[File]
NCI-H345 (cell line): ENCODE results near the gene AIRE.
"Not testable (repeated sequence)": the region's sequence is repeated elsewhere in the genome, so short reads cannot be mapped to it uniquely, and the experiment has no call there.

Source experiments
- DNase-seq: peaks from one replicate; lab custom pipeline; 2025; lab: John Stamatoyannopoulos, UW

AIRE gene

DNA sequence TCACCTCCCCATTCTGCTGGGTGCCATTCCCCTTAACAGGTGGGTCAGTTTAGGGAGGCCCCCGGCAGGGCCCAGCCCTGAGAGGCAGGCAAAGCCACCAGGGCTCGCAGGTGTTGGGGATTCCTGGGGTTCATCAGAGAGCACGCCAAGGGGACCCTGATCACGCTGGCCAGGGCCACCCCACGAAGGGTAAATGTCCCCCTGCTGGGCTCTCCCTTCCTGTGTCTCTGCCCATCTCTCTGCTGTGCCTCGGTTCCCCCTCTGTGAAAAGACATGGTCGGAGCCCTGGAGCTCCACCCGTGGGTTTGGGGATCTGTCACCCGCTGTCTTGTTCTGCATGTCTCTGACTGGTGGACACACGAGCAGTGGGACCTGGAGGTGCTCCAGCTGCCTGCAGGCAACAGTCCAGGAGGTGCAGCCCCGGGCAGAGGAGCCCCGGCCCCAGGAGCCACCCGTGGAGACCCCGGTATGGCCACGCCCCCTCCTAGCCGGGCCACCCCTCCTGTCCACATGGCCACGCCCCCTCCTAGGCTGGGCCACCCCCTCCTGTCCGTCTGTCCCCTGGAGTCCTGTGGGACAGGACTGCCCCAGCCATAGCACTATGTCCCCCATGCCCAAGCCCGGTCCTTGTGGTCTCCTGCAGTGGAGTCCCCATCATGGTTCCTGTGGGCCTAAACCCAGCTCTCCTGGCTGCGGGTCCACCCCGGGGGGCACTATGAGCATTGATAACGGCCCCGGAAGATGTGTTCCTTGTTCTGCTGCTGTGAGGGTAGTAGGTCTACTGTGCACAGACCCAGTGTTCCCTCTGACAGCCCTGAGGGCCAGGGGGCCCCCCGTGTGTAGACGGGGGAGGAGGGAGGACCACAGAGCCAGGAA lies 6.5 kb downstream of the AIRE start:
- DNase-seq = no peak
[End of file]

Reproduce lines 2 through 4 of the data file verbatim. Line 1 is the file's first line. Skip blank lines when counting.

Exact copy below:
"Not testable (repeated sequence)": the region's sequence is repeated elsewhere in the genome, so short reads cannot be mapped to it uniquely, and the experiment has no call there.

Source experiments
- DNase-seq: peaks from one replicate; lab custom pipeline; 2025; lab: John Stamatoyannopoulos, UW